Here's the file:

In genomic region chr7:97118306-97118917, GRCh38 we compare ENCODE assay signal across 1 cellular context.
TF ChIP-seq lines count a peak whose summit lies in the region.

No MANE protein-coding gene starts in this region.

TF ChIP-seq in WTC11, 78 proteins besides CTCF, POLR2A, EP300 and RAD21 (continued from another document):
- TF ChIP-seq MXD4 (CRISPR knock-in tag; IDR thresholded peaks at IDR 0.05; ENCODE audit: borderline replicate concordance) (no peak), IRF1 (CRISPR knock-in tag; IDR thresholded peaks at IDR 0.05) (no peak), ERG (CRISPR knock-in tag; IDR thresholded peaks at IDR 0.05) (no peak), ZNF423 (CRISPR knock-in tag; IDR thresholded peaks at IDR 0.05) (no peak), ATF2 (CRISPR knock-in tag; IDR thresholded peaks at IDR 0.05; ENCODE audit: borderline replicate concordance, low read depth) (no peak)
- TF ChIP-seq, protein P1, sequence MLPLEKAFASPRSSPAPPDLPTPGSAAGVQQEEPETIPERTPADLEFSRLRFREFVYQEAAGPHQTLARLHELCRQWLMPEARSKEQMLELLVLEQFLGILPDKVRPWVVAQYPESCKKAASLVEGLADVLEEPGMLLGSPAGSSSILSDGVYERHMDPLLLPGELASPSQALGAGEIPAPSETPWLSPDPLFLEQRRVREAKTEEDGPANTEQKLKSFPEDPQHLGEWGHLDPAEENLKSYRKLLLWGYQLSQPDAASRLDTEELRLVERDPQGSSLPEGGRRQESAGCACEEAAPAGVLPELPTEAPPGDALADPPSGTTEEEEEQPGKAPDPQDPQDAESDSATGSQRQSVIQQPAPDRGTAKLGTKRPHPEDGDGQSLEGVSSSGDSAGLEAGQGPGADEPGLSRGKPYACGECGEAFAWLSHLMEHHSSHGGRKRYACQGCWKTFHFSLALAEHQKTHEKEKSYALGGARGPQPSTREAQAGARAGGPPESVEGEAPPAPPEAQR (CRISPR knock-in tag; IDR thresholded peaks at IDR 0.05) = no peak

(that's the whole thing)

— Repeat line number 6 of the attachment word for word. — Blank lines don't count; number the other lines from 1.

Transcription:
- TF ChIP-seq, protein P1, sequence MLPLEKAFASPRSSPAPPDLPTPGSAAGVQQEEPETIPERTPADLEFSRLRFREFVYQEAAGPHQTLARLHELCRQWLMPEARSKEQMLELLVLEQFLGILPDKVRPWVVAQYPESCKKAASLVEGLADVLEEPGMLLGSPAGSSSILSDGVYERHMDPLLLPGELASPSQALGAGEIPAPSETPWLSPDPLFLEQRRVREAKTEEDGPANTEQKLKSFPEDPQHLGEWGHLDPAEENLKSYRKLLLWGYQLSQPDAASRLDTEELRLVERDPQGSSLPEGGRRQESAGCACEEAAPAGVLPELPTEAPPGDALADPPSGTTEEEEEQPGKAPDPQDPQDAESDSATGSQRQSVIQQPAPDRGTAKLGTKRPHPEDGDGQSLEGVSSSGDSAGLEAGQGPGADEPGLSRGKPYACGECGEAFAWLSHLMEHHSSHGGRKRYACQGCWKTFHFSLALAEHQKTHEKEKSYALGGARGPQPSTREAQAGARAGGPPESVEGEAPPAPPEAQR (CRISPR knock-in tag; IDR thresholded peaks at IDR 0.05) = no peak